We were taken care of pretty quickly. There were only like two or three other patients there, I think. I had my eye shades on, and was just rocking and moaning in pain, and Robert did the explaining. Within an hour I got my "cocktail" of IV meds that I know can rescue me from the pain. The ER doctor said she'd not usually give those meds to a migraine patient, but in my case, I knew it worked, I have a lot of allergies, and we were not discussing other options. Not at that moment, anyway. Robert had even brought a print-out of the evaluation of my recent brain MRI, just in case they gave us trouble, just to show that I am getting treated for the problem.

Anyway, I got relief, and even dozed a bit there in the ER when the meds kicked in.
We got back to my father's house (my parent's house...) at 3:30am. Not too bad.

I've had what I call migraine "remnants" since then. Not a headache, but soreness near my eyes.
I now have the "cocktail" meds in oral form, in case I need them. That's good, but I'm not sure if they will be effective going through the digestive system. I assume I'll report on that at some point.

Anyway, enough about me.

I have to muddle through the next 10 days before I'll get home.
Then, as soon as I get home, I'll be worried about being away from my dad.

Here is a random picture from my high school years, or early college years... we know that because of my big 80's hair. :)
The menorah in the forefront is from Jerusalem, made of Jerusalem stone. We had just bought it for them. My brother Peter brought it with him from Jerusalem at the time.


The copper coffee set, clay bowl and chess set are still on the same table in the living room, in the exact same positions. The more things change..... well, it's actually not the things that change at all. They do stay the same. The people change, though, a lot. So much.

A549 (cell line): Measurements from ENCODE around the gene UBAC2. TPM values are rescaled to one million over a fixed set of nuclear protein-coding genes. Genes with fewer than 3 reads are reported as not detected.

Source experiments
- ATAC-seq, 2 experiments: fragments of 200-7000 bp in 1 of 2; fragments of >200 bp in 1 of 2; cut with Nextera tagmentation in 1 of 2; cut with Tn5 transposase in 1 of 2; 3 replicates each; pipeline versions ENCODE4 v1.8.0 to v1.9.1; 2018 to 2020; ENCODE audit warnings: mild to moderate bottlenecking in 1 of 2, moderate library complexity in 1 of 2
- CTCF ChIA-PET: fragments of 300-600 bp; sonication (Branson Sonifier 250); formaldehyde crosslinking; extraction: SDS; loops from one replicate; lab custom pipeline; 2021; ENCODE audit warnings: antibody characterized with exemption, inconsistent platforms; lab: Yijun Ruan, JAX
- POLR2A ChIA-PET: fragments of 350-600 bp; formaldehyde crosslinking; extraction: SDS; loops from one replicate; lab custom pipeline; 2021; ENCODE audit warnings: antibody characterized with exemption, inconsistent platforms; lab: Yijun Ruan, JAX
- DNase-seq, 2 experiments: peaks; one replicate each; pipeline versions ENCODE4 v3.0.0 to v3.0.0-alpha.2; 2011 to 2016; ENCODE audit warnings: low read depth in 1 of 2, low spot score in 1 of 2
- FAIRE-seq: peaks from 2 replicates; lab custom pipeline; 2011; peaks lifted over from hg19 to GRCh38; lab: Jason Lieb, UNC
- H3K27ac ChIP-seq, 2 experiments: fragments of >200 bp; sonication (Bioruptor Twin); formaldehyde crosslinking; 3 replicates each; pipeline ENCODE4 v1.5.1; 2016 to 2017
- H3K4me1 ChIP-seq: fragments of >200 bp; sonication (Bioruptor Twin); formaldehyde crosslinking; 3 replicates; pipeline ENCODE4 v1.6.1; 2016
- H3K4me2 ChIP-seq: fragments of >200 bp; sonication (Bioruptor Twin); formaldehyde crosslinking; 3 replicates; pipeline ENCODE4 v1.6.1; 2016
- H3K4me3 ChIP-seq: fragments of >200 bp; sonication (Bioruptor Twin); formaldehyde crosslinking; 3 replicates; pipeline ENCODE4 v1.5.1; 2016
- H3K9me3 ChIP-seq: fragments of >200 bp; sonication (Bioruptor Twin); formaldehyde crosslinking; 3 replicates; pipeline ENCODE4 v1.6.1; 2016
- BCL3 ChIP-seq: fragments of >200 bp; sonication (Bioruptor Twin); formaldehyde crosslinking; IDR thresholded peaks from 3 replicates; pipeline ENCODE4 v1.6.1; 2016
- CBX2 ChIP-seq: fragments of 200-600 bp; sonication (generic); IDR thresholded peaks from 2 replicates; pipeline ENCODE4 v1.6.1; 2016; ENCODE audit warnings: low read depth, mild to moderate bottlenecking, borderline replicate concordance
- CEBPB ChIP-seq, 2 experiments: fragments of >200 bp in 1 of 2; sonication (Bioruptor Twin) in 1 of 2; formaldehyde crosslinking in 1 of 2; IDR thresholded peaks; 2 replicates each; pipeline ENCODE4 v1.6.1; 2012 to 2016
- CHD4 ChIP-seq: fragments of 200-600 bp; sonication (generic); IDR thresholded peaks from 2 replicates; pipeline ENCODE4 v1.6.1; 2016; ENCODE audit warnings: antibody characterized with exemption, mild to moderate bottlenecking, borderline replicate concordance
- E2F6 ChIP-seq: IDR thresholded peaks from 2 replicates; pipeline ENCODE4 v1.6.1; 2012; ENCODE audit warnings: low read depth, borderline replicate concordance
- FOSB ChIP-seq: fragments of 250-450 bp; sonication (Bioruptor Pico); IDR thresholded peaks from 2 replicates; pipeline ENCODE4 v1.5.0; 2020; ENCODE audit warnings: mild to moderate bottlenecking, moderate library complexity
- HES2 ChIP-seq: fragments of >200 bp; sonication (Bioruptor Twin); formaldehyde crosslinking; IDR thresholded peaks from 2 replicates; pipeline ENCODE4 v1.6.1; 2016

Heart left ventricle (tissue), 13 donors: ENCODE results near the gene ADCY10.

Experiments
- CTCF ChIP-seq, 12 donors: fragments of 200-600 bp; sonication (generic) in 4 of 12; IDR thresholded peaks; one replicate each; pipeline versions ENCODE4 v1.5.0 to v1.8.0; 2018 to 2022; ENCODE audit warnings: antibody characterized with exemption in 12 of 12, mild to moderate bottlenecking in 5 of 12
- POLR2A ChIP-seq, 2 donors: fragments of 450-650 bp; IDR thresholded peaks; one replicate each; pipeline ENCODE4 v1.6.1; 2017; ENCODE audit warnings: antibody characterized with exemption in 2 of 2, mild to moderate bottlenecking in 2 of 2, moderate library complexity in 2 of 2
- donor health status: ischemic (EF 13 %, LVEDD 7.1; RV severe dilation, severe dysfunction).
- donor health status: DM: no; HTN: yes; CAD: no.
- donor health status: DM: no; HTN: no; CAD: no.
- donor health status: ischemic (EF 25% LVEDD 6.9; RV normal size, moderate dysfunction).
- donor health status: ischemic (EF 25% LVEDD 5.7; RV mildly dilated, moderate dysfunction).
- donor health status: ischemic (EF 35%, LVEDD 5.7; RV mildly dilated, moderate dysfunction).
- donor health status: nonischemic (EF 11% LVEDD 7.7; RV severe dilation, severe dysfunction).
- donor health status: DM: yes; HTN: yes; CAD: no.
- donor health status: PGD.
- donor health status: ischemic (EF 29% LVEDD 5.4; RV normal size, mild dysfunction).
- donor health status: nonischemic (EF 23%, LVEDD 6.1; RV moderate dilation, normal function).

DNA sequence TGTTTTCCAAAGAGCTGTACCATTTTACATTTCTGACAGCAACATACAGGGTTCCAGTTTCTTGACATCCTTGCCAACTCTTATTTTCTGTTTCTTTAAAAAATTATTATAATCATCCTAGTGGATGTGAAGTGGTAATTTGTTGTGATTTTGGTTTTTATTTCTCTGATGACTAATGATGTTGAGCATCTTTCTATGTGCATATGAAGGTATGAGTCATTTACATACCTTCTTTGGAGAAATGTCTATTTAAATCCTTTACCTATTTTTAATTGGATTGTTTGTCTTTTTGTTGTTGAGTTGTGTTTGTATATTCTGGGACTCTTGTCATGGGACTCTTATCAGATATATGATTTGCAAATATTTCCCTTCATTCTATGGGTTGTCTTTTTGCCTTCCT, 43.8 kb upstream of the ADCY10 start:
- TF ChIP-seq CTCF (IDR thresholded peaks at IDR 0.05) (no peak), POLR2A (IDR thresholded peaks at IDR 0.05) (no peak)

(btw- this is my thousandth (1000th) post to this blog!)

Friday, July 15, 2016

All good things must come to an end

My days have been filled with vacationing, doing fun things, my family, my father.

And two migraines have ambushed me.

My nights are the worst, though. I've been having creepy dreams, then I wake up, and all the sadness comes to me in a big wave, overtakes me.

By day my father needs me to help him through his grief waves. My own can't coexist with his. He is so depressed to have to set out on life now without his wife of 58 years. I can't imagine. All I can do is offer support and make sure he knows we will not leave him living alone in his house. We are looking into options.

At night my sadness comes out to get attention. First in the disturbing dreams, then after I'm awake from that, all this stuff ruminates in my head. I no longer have a mother.
Thoughts of her alive and well dance around in my active imagination.

I have a very sick friend in the hospital in Israel (I'll call her S). She weighs heavily on my heart, too. She is getting worse. We pray that the doctor Rav Firer recommended can help her out if this mess. Please pray for Shoshana Chaya bat Bassie. Give it all you got.